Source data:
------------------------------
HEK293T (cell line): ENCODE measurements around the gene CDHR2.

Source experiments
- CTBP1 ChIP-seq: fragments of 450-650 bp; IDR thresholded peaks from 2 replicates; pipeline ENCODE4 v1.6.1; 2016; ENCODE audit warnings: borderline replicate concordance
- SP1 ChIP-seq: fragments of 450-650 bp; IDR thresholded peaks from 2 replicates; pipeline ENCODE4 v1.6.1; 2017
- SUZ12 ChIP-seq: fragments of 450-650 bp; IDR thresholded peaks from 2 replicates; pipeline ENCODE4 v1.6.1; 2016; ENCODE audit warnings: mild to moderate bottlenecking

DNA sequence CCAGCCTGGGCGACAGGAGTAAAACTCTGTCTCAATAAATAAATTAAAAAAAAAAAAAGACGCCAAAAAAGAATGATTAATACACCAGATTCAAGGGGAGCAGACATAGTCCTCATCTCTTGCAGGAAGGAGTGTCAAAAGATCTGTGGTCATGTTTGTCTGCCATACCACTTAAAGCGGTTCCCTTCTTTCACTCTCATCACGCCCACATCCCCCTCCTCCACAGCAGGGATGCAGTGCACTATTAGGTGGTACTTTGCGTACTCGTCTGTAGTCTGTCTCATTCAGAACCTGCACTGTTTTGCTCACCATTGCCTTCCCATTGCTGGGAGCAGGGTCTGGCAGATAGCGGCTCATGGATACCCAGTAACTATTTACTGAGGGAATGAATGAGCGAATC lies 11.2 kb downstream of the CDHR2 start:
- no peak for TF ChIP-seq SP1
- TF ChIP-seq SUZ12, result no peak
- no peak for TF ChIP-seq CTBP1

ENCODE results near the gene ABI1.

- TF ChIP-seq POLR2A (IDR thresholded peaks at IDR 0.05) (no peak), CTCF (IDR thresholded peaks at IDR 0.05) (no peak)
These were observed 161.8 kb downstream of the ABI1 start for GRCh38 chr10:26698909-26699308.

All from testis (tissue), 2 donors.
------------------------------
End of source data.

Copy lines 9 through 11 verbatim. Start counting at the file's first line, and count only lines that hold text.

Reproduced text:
- no peak for TF ChIP-seq CTBP1

ENCODE results near the gene ABI1.

- TF ChIP-seq POLR2A (IDR thresholded peaks at IDR 0.05) (no peak), CTCF (IDR thresholded peaks at IDR 0.05) (no peak)